Realized gains and unrealized gains relate to a capital gain made on an asset. Basically a realized gain occurs when you dispose of an asset for a greater value than what you purchased the asset for. An unrealized gain is the hypothetical increase in value of an asset that you still currently hold.
Consider a simple scenario. You buy 100 shares in a company at $10, for a total amount of $1000. The price goes up to $14, and you then sell the 100 shares for $1400. You have made a profit of $400, minus any fees or commissions. This is subject to a capital gains tax, rather than income tax, since you have realized a capital gain. In other words, you made a profit at the point that you sold the shares.
On the other hand, let’s assume that you buy 100 shares and the price goes up to $17 a share from $10. On paper, you have made a profit of $700 at this point. However, you have not made an actual profit – the profit would only come once you sold the shares. Because of this, this is known as an unrealized gain, since you have not realized the profit at this point. Unrealized gains are not subject to capital gains tax – it is only when they become realized gains that the tax man wants his cut.
You can often generate better returns on investments if you avoid realizing gains. Essentially, every time you buy and sell shares, you pay tax on the profits you make. On the other hand, if you hold on to your shares, then you only have to pay tax at the end when you finally unload them. This in turn means that you will generate a higher net return – much in the same way as you do with a tax-deferred retirement savings account such as an IRA, since all your profits are reinvested rather than a portion going back to the IRS.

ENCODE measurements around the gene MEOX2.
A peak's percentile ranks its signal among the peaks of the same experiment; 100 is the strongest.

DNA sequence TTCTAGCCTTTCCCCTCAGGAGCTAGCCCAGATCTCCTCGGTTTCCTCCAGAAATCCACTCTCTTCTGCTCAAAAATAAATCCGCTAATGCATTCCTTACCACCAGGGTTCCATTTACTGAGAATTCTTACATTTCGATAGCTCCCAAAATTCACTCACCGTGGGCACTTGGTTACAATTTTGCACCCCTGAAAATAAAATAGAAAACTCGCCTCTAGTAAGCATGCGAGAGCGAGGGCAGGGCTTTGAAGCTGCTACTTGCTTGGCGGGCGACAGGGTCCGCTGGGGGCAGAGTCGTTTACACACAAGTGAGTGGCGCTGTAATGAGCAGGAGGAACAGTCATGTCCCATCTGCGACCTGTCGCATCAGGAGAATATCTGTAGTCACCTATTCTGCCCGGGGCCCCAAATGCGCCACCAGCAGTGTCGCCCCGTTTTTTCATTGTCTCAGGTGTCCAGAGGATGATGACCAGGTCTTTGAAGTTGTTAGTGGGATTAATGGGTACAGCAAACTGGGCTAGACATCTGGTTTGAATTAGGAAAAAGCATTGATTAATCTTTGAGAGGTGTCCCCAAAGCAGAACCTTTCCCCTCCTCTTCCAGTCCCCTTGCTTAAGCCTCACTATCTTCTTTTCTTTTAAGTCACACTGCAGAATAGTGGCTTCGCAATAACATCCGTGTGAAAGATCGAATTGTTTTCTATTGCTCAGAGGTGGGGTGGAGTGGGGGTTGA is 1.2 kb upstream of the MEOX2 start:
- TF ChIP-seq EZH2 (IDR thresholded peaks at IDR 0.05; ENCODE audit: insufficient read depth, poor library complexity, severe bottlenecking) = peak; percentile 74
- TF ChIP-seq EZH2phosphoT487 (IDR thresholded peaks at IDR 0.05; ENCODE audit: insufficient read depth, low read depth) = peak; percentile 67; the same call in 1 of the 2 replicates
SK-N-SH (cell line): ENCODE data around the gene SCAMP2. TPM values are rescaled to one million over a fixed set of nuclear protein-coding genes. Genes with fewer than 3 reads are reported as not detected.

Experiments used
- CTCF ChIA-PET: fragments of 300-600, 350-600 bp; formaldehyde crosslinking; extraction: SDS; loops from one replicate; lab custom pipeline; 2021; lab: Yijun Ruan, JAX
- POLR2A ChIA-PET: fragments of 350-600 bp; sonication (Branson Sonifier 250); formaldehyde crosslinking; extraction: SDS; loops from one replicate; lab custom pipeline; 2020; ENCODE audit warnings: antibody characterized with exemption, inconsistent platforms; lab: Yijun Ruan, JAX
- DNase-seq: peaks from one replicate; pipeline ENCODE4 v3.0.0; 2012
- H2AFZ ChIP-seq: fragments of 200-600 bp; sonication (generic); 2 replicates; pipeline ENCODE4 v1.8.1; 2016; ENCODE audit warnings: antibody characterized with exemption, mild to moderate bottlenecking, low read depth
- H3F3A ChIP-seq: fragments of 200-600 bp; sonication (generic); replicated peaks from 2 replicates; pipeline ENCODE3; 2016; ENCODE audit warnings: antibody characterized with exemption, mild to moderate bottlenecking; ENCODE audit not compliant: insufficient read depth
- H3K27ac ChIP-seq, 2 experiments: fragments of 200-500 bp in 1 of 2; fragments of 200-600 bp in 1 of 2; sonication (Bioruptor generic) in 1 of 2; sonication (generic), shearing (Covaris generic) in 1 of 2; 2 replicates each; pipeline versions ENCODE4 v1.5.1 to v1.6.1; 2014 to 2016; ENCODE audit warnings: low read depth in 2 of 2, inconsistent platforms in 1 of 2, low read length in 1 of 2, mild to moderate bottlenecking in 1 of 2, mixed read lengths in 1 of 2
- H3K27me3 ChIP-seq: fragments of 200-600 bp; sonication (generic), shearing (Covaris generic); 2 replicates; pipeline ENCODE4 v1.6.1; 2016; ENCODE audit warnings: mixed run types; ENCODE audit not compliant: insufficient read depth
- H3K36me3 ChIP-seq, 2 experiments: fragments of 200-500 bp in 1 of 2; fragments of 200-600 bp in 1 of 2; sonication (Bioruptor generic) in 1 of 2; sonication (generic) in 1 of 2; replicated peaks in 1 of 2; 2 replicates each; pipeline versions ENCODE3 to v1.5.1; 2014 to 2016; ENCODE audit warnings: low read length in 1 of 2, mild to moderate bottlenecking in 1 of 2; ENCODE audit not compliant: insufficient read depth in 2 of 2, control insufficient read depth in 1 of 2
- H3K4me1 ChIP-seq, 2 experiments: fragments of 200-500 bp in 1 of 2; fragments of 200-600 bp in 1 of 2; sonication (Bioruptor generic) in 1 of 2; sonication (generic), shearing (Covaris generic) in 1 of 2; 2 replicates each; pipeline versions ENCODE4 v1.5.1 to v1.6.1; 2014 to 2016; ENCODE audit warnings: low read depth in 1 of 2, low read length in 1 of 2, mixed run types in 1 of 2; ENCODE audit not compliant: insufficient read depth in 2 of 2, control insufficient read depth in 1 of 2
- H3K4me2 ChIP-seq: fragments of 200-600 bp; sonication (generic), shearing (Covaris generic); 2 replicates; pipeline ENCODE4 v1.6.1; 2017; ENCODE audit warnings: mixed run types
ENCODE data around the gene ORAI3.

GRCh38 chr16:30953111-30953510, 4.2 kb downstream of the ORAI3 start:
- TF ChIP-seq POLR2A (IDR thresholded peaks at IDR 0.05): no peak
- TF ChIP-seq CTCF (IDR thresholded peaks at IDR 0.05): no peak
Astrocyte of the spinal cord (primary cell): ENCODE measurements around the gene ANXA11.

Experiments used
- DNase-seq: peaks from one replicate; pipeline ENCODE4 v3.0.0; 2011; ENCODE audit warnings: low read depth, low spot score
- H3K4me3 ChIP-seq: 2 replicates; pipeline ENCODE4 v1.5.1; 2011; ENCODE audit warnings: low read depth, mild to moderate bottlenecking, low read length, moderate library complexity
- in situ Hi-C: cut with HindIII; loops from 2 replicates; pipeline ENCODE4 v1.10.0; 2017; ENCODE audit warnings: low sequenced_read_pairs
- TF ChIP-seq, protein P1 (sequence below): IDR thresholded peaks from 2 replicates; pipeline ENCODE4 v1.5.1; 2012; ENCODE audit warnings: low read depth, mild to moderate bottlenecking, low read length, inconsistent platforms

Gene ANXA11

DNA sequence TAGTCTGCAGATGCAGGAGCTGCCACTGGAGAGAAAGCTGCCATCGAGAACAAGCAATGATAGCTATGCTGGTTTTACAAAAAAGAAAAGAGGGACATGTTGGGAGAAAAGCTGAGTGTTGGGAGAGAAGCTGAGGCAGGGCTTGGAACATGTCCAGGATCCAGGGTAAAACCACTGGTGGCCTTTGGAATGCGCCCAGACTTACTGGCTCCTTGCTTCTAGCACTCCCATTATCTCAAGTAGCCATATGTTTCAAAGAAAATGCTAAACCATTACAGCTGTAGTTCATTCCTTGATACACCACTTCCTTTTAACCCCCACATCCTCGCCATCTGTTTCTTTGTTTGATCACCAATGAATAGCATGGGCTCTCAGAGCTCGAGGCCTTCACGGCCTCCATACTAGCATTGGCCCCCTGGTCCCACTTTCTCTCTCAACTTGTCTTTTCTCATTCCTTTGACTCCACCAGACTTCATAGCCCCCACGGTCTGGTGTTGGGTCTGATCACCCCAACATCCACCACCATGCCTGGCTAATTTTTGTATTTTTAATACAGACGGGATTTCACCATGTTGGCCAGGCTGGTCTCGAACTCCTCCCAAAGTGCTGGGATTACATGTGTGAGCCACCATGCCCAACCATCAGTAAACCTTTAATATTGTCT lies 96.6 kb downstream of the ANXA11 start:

The US tax structure favors long-term investments. If you buy a stock or other investment, and then sell it within a year, any profits you make will be subject to a tax on short-term capital gains. This is set at the same rate as income tax. For example, if your income tax rate is 25%, then you will also pay 25% short-term capital gains tax as well. However, if you hold onto your investment a year or more, it is subject to long-term capital gains tax – which is lower than the equivalent short-term tax. For instance, if you pay 25% income tax, then you will only pay 15% long-term capital gains tax – a saving of 10%.